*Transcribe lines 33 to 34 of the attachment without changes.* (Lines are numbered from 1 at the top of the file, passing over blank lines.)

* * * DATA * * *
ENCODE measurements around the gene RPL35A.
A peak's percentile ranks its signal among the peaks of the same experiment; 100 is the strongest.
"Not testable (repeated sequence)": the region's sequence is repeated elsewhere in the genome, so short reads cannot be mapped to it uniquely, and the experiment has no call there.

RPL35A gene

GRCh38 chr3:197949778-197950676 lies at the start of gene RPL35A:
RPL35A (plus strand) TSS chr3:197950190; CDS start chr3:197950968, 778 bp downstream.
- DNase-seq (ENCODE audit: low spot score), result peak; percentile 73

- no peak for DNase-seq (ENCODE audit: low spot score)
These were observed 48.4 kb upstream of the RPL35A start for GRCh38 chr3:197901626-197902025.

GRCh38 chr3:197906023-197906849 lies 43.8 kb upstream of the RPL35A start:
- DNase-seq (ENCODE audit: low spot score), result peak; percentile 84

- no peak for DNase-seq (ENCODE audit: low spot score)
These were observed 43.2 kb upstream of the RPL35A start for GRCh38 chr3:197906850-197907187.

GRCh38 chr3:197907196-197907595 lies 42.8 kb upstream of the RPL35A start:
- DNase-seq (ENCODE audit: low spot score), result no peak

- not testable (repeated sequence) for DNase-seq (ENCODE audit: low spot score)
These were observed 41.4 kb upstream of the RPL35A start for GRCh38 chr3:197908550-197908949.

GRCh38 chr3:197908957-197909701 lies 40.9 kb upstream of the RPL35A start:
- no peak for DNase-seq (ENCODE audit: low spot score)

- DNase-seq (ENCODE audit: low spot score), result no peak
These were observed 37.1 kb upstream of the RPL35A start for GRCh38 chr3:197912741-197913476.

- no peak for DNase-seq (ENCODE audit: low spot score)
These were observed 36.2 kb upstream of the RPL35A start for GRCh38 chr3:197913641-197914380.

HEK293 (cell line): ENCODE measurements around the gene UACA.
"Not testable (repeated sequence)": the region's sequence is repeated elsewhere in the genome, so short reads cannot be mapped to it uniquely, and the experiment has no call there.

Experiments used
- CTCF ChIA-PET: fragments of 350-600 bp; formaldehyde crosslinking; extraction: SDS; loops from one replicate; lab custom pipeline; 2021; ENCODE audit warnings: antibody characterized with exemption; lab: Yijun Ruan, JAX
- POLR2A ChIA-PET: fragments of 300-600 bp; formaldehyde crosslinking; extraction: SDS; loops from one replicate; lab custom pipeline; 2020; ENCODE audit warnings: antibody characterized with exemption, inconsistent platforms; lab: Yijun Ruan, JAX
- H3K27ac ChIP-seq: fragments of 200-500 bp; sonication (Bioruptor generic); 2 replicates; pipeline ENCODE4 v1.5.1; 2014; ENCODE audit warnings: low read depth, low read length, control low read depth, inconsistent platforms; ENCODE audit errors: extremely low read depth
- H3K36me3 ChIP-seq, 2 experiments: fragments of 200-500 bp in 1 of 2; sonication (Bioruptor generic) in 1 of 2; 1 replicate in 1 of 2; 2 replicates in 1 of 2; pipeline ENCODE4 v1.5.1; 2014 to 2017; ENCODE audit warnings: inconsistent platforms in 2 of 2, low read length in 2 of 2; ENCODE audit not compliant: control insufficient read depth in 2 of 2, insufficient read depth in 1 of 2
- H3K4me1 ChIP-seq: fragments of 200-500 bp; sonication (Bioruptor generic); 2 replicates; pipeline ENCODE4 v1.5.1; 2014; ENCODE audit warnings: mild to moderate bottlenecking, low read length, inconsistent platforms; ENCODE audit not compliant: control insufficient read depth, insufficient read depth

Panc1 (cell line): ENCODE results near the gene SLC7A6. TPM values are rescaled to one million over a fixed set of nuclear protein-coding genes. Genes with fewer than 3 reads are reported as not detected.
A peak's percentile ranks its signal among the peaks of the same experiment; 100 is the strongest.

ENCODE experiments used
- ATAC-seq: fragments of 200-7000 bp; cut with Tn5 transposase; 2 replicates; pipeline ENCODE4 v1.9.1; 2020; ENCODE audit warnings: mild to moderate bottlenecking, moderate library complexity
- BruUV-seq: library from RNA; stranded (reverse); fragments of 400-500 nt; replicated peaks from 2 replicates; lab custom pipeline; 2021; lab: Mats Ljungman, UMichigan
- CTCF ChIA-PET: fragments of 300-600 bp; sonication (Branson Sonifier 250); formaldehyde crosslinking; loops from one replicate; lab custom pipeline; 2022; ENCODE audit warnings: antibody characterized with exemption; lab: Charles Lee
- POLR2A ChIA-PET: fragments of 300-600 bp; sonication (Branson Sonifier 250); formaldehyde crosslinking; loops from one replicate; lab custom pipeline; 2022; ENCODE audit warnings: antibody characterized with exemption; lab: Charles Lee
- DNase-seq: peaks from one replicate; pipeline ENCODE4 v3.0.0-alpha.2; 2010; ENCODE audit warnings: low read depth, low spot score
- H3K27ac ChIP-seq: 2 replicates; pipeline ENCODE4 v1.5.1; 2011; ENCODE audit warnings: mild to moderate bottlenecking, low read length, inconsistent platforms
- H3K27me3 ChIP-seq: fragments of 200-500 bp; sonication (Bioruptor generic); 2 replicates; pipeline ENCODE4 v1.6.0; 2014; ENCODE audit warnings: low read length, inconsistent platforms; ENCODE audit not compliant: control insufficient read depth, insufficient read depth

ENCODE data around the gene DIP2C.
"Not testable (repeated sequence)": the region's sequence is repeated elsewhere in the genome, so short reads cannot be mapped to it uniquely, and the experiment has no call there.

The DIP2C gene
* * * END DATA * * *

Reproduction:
A peak's percentile ranks its signal among the peaks of the same experiment; 100 is the strongest.

ENCODE experiments used